Abstract: Generalized solutions of the standard gauge transformation equations are presented and discussed in physical terms. They go beyond the usual Dirac phase factors and they exhibit nonlocal quantal behavior, with the well-known Relativistic Causality of classical fields affecting directly the phases of wavefunctions in the Schrödinger Picture. These nonlocal phase behaviors, apparently overlooked in path-integral approaches, give a natural account of the dynamical nonlocality character of the various (even static) Aharonov-Bohm phenomena, while at the same time they seem to respect Causality. For particles passing through nonvanishing magnetic or electric fields they lead to cancellations of Aharonov-Bohm phases at the observation point, generalizing earlier semiclassical experimental observations (of Werner & Brill) to delocalized (spread-out) quantum states. This leads to a correction of previously unnoticed sign-errors in the literature, and to a natural explanation of the deeper reason why certain time-dependent semiclassical arguments are consistent with static results in purely quantal Aharonov-Bohm configurations. These nonlocalities also provide a remedy for misleading results propagating in the literature (concerning an uncritical use of Dirac phase factors, that persists since the time of Feynman’s work on path integrals). They are shown to conspire in such a way as to exactly cancel the instantaneous Aharonov-Bohm phase and recover Relativistic Causality in earlier “paradoxes” (such as the van Kampen thought-experiment), and to also complete Peshkin’s discussion of the electric Aharonov-Bohm effect in a causal manner. The present formulation offers a direct way to address time-dependent single- vs double-slit experiments and the associated causal issues—issues that have recently attracted attention, with respect to the inability of current theories to address them.
Classical Quantum Field Theory Based on the Hypothesis of the Absolute Reference System  [PDF]
Konstantinos Patrinos
Journal of Applied Mathematics and Physics (JAMP) , 2019, DOI: 10.4236/jamp.2019.74052
Abstract: The quantum field theory based on the hypothesis of the absolute reference system is a classical non-relativistic theory, which is compatible with current quantum theory. This conclusion arises when one compares the theoretical results of quantum electrodynamics using the basic principles of this hypothesis. Wave equation, which replaces this of Schrodinger, is the classical wave equation of a peculiar electromagnetic wave, derived from the study of particle structure.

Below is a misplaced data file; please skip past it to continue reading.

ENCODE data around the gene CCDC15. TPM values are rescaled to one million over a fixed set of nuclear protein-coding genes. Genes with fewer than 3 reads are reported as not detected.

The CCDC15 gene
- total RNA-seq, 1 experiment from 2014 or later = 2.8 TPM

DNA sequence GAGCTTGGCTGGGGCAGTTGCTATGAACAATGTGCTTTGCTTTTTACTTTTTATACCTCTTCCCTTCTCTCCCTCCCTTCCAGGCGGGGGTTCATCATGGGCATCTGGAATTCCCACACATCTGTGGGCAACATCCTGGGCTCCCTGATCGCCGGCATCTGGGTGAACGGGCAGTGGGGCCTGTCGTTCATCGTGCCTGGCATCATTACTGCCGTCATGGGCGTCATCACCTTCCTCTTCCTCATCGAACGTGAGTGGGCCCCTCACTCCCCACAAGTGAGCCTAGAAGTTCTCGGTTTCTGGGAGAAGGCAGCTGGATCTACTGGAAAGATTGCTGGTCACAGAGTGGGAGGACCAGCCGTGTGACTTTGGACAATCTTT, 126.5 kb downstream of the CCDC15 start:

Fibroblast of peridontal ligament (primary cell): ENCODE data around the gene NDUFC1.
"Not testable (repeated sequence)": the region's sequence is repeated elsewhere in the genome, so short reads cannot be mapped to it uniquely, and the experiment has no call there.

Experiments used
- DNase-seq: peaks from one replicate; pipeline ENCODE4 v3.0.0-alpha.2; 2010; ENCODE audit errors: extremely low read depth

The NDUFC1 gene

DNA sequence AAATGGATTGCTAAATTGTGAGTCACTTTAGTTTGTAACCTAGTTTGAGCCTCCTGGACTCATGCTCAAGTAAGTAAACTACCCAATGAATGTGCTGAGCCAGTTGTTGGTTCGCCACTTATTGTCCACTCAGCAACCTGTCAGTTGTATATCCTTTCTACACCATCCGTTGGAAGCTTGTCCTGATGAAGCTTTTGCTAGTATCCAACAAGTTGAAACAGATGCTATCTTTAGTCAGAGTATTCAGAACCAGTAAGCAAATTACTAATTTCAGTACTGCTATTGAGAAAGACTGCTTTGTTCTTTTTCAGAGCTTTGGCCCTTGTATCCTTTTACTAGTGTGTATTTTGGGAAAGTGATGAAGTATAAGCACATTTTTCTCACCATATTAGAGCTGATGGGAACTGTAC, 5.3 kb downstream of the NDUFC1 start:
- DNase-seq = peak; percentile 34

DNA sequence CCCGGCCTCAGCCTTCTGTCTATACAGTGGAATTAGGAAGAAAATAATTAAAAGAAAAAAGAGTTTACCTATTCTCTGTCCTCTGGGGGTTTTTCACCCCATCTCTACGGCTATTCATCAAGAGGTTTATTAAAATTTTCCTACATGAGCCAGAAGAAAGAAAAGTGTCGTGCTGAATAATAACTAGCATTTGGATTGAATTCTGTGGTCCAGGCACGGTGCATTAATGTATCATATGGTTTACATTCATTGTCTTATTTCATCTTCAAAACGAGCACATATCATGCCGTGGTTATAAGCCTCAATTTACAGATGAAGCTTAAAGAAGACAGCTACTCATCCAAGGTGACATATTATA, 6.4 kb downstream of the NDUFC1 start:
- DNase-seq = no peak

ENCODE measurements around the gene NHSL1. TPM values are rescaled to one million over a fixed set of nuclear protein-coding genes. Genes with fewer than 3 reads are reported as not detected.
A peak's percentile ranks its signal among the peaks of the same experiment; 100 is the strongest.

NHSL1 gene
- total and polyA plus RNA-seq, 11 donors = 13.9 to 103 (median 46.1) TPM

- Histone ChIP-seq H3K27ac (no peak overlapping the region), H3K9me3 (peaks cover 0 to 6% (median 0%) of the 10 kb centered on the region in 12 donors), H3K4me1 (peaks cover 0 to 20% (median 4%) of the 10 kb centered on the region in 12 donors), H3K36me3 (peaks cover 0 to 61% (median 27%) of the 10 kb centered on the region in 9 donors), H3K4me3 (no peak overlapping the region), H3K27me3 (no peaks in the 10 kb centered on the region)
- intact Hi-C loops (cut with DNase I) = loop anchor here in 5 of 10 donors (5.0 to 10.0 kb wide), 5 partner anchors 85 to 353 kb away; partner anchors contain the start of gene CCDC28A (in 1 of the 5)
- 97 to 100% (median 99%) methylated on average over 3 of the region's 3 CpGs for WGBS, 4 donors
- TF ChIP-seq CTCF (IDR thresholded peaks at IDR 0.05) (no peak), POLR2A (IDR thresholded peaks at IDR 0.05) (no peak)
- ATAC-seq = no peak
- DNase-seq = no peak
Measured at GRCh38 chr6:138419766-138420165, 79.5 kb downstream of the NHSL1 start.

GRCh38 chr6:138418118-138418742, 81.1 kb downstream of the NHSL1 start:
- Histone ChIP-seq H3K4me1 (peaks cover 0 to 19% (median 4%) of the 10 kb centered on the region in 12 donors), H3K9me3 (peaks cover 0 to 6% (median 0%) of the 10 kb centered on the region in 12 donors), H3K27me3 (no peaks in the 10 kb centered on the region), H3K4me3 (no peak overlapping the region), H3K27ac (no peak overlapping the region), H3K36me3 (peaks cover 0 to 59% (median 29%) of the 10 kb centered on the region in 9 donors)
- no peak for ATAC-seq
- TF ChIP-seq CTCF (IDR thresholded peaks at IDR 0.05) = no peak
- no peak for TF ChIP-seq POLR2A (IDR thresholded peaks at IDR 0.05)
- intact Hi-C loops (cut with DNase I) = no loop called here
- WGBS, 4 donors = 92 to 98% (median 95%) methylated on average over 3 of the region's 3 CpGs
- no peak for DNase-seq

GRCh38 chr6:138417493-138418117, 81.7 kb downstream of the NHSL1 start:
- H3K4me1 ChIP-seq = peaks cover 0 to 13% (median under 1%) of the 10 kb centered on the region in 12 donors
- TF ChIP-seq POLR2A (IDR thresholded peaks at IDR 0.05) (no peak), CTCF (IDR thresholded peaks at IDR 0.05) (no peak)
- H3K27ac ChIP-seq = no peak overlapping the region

The Physics of an Absolute Reference System  [PDF]
Konstantinos Patrinos
Journal of Applied Mathematics and Physics (JAMP) , 2019, DOI: 10.4236/jamp.2019.73033
Abstract: The hypothesis of the absolute reference system, unlike the existing physics theories, is not based on the concept of relativity (that is, it is not based on a relativistic description like Galileo’s relativity or Einstein’s theory of relativity). The absolute reference system is the framework of material in which any activity in the universe has begun. Also, each inertial reference system is accompanied by a peculiar electromagnetic wave due to the structure of matter. The physics of the absolute system of reference is based on three basic principles. The first of these principles is that the electromagnetic field quantitative estimates are made in the inertial reference system of the source of the electromagnetic field. The second principle is that the basic constituent of matter is “bound photons, which make up the internal structure of the elementary particles. The third principle is that the framework of material of an inertial system undergoes a contraction of length which is a real physical contraction and a corresponding real change in “time flow, not due to the geometry of space-time, but is due to the internal operation of the micro-structure of matter. These principles have the effect of changing the relativistic physical magnitudes, such as velocity, momentum and kinetic energy, into physical magnitudes described as absolute. This theory is consistent with experimental data so far and provides satisfactory answers to physics problems such as dark matter, particle physics experiments to confirm the dynamics, interpretation of experimental results of measurement of neutrinos velocity that are incompatible with the relativity, and magnetic induction experiments which are not explained by the classical electromagnetic theory.
Topical calcineurin inhibitors in systemic lupus erythematosus
Christos E Lampropoulos, David P D’Cruz
Therapeutics and Clinical Risk Management , 2010, DOI: http://dx.doi.org/10.2147/TCRM.S3193
Abstract: pical calcineurin inhibitors in systemic lupus erythematosus Review (3584) Total Article Views Authors: Christos E Lampropoulos, David P D’Cruz Published Date April 2010 Volume 2010:6 Pages 95 - 101 DOI: http://dx.doi.org/10.2147/TCRM.S3193 Christos E Lampropoulos, David P D’Cruz Lupus Research Unit, Rayne Institute, St. Thomas’ Hospital, London, UK Abstract: Cutaneous lupus erythematosus (CLE) encompasses a variety of lesions that may be refractory to systemic or topical agents. Discoid lupus erythematosus (DLE) and subacute cutaneous lupus erythematosus (SCLE) are the most common lesions in clinical practice. The topical calcineurin inhibitors, tacrolimus and pimecrolimus, have been used to treat resistant cutaneous lupus since 2002 and inhibit the proliferation and activation of T-cells and suppress immune-mediated cutaneous inflammation. This article reviews the mechanism of action, efficacy, adverse effects, and the recent concern about their possible carcinogenic effect. Although the total number of patients is small and there is only one relevant randomized controlled study, the data are encouraging. Many patients, previously resistant to systemic agents or topical steroids, improved after four weeks of treatment. DLE and SCLE lesions were less responsive, reflecting the chronicity of the lesions, although more than 50% of patients still showed improvement. Topical calcineurin inhibitors may be a safe and effective alternative to topical steroids for CLE although the only approved indication is for atopic dermatitis.